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Sudden-Onset, Discrete, Painful Lesions in a 39-Year-Old Man

Sudden-Onset, Discrete, Painful Lesions in a 39-Year-Old Man

Figure
Figure A
Figure
Figure B

A 39-year-old man sought evaluation of
newly erupted skin lesions on his arms.
Ten days earlier he had fallen on his
forearms, but no bruises appeared at
that time.

The multiple discrete, small, red,
painful marks on the forearms were
gradually enlarging. The patient denied
fever, chills, nausea, vomiting,
cough, or sore throat. He took no medications.
During the previous month,
he had lost 10 lb and become increasingly
fatigued.

The patient was in no acute distress.
No lymphadenopathy was detected.
The head, ear, eyes, nose, and
throat; neck; oropharynx; cardiovascular;
lung; abdominal; and rectal examinations
were unremarkable. Multiple
raised erythematous plaques on
the extensor and flexor surfaces of the
forearms bilaterally (Figure) were
noted; some of the lesions were tender
to palpation.

The chest film was unremarkable.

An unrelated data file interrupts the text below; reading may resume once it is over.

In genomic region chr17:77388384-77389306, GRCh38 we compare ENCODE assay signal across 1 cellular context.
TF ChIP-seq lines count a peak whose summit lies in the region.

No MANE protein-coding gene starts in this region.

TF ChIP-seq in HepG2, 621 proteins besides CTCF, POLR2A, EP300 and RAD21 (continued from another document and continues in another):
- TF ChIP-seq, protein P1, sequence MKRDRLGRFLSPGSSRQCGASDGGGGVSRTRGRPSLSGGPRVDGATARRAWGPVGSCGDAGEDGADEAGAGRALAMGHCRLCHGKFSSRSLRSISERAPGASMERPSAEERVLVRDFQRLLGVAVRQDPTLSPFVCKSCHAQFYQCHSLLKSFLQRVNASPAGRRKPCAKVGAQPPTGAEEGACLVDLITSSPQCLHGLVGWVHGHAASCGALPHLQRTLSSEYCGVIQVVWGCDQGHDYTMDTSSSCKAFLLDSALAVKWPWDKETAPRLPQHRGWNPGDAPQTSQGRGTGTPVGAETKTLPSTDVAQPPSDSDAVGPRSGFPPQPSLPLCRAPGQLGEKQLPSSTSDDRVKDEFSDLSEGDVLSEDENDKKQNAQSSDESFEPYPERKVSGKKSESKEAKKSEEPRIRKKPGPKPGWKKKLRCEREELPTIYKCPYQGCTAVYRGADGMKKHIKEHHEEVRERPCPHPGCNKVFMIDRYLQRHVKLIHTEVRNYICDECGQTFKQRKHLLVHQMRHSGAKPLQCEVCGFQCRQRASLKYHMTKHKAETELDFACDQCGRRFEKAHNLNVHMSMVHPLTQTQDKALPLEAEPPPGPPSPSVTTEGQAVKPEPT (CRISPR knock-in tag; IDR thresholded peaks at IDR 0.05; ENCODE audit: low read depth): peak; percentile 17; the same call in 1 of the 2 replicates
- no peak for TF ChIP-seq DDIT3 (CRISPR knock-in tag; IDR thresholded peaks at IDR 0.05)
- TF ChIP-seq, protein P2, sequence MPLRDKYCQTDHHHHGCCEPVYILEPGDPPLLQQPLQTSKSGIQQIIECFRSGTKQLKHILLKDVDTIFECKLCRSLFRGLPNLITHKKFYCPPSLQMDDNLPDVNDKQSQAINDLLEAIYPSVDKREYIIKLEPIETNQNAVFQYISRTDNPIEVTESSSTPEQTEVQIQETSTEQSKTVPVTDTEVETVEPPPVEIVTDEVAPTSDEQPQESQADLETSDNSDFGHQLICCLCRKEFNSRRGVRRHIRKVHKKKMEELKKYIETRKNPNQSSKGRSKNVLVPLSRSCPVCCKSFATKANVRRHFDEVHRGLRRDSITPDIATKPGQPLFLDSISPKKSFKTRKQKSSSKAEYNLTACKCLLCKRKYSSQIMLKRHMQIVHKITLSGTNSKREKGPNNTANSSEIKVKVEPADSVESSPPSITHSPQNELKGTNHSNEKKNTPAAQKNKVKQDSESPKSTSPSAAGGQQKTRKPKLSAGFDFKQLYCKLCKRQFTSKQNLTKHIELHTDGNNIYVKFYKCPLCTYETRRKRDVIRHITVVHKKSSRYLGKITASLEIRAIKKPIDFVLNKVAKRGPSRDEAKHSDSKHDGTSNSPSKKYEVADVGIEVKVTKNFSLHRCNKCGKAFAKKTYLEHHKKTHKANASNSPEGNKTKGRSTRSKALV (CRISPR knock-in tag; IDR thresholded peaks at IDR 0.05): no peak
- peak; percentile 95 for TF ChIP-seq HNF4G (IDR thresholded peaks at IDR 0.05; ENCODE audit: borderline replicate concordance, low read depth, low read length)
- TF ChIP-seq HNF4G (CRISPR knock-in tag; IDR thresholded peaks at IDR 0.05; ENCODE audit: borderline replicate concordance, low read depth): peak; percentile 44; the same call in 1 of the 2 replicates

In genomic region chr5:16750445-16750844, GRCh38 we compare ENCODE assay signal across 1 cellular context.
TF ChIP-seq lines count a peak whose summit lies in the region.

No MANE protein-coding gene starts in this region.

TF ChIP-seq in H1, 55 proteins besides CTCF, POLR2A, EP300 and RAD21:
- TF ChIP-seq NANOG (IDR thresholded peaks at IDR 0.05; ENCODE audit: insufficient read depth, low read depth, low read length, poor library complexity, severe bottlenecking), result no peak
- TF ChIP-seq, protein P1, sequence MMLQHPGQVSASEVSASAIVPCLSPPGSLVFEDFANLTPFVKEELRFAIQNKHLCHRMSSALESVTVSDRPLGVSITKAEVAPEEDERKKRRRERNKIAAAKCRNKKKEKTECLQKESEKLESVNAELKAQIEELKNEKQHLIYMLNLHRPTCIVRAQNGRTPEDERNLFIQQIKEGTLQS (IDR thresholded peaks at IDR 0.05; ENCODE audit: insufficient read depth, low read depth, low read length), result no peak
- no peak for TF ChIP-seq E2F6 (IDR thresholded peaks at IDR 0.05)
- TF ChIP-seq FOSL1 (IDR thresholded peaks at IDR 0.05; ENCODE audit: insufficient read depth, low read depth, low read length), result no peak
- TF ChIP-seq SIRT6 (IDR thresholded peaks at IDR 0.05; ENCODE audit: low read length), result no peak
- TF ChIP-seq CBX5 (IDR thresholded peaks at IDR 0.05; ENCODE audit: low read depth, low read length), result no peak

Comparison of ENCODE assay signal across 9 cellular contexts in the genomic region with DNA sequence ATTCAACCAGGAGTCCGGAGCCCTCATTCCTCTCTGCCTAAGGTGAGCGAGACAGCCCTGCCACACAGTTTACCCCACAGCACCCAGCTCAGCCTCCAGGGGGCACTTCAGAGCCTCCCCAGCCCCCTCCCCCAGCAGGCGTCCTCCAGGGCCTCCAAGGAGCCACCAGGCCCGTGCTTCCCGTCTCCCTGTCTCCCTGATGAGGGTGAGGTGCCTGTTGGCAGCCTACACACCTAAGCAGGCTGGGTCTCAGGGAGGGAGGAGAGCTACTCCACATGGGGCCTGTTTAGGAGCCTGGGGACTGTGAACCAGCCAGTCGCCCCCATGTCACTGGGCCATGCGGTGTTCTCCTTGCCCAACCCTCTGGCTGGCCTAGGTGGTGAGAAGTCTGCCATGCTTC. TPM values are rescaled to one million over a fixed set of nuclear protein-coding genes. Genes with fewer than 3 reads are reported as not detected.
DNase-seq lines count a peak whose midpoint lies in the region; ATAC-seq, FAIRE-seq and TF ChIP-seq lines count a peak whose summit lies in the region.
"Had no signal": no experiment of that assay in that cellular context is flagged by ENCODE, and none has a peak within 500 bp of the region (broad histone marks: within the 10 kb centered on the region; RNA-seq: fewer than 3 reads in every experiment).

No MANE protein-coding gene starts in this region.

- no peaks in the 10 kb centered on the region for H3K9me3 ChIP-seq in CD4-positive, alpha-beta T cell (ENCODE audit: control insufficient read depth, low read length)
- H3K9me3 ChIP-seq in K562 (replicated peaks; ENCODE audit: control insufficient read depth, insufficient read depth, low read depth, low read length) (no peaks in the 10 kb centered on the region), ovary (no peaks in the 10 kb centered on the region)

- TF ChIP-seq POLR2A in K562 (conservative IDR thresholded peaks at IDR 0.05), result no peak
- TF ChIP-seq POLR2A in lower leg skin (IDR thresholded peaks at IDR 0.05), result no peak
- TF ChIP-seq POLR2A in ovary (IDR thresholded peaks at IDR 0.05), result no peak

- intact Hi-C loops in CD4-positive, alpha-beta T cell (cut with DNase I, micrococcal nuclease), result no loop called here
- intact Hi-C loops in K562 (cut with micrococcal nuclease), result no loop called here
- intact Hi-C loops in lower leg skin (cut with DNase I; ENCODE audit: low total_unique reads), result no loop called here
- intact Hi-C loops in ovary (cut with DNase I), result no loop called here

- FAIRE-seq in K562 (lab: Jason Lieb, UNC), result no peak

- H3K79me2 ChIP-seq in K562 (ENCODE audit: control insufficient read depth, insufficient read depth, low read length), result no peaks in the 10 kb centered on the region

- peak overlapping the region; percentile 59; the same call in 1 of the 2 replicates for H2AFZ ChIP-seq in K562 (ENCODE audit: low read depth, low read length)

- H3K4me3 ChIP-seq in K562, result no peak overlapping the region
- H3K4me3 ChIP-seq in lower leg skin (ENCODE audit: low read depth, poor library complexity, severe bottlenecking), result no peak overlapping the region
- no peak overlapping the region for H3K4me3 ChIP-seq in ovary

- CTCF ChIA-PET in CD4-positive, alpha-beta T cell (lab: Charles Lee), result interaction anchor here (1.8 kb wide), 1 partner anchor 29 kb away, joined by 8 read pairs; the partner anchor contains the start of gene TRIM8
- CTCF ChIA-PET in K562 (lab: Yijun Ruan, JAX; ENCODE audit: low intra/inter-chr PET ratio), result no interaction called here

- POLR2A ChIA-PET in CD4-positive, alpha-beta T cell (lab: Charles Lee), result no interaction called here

A complete blood cell count, electrolyte
levels, and liver function test results
were within normal limits. The erythrocyte
sedimentation rate (ESR) was
103 mm/h. A biopsy of one of the lesions
revealed a dense, dermal, perivascular
polymorphonuclear infiltrate,
which confirmed the suspected diagnosis
of Sweet syndrome.

A tapering course of an oral corticosteroid
was prescribed; the disease
resolved in 6 weeks.

In 1964, Robert Douglas Sweet described
an acute febrile neutrophilic
dermatosis in 8 women who
were between the ages of 32 and
55 years.1 Four cardinal features
were noted in these patients:

  • Fever.
  • Peripheral neutrophilia.
  • Raised, painful plaques on the
    limbs, face, and neck.
  • Histologically dense dermal infiltration
    with mature polymorphonuclear
    cells.

In recent years, the eponym
"Sweet syndrome" has largely replaced
"acute febrile neutrophilic dermatosis"
because it is now recognized
that fever and neutrophilia are variable
features of the disease, extracutaneous
manifestations are common,
and chronic recurrent forms of
the disorder exist.2

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